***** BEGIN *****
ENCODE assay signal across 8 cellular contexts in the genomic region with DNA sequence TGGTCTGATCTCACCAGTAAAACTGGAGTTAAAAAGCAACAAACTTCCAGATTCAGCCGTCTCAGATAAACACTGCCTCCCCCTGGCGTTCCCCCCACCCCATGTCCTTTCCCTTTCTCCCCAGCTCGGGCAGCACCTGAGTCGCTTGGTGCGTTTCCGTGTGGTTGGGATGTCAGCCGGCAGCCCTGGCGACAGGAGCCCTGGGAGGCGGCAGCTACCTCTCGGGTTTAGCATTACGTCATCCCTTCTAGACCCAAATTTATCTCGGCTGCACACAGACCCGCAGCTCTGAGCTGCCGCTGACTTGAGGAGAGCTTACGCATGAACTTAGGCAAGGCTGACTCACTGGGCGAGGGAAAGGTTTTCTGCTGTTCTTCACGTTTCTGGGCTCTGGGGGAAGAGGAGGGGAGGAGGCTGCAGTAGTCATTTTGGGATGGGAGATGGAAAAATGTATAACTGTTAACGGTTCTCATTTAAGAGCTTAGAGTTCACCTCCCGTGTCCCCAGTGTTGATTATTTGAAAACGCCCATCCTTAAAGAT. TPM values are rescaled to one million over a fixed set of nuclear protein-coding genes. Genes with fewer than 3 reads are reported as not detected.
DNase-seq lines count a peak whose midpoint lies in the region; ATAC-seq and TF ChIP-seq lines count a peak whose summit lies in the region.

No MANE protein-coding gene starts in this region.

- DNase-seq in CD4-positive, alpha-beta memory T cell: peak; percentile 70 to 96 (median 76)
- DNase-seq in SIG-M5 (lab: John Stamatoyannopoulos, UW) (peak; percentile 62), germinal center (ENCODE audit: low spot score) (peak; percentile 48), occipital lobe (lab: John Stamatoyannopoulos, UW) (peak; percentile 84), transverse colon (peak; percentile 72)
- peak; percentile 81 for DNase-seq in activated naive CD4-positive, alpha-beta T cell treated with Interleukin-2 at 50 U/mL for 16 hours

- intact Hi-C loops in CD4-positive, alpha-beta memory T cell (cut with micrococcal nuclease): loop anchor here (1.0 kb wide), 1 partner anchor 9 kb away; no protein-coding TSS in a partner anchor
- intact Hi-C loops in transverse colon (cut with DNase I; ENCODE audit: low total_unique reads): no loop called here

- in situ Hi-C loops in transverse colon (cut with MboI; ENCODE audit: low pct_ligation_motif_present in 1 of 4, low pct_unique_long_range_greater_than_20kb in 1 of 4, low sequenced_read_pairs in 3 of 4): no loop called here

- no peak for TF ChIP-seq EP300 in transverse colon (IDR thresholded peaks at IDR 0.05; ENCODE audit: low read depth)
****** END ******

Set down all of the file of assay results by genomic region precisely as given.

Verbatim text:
ENCODE assay signal across 8 cellular contexts in the genomic region with DNA sequence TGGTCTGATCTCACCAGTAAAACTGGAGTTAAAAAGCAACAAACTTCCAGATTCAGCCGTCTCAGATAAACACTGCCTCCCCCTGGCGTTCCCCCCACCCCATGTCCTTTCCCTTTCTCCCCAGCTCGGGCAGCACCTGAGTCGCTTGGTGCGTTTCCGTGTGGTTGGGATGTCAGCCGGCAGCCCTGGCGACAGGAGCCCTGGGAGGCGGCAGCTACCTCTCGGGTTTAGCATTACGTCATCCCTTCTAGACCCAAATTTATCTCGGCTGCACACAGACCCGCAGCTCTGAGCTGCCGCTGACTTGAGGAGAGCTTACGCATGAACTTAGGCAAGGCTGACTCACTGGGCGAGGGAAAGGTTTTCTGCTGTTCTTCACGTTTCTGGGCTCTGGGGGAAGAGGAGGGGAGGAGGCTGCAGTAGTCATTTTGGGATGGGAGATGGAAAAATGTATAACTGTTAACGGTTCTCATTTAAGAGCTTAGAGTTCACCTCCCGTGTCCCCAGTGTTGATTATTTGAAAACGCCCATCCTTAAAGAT. TPM values are rescaled to one million over a fixed set of nuclear protein-coding genes. Genes with fewer than 3 reads are reported as not detected.
DNase-seq lines count a peak whose midpoint lies in the region; ATAC-seq and TF ChIP-seq lines count a peak whose summit lies in the region.

No MANE protein-coding gene starts in this region.

- DNase-seq in CD4-positive, alpha-beta memory T cell: peak; percentile 70 to 96 (median 76)
- DNase-seq in SIG-M5 (lab: John Stamatoyannopoulos, UW) (peak; percentile 62), germinal center (ENCODE audit: low spot score) (peak; percentile 48), occipital lobe (lab: John Stamatoyannopoulos, UW) (peak; percentile 84), transverse colon (peak; percentile 72)
- peak; percentile 81 for DNase-seq in activated naive CD4-positive, alpha-beta T cell treated with Interleukin-2 at 50 U/mL for 16 hours

- intact Hi-C loops in CD4-positive, alpha-beta memory T cell (cut with micrococcal nuclease): loop anchor here (1.0 kb wide), 1 partner anchor 9 kb away; no protein-coding TSS in a partner anchor
- intact Hi-C loops in transverse colon (cut with DNase I; ENCODE audit: low total_unique reads): no loop called here

- in situ Hi-C loops in transverse colon (cut with MboI; ENCODE audit: low pct_ligation_motif_present in 1 of 4, low pct_unique_long_range_greater_than_20kb in 1 of 4, low sequenced_read_pairs in 3 of 4): no loop called here

- no peak for TF ChIP-seq EP300 in transverse colon (IDR thresholded peaks at IDR 0.05; ENCODE audit: low read depth)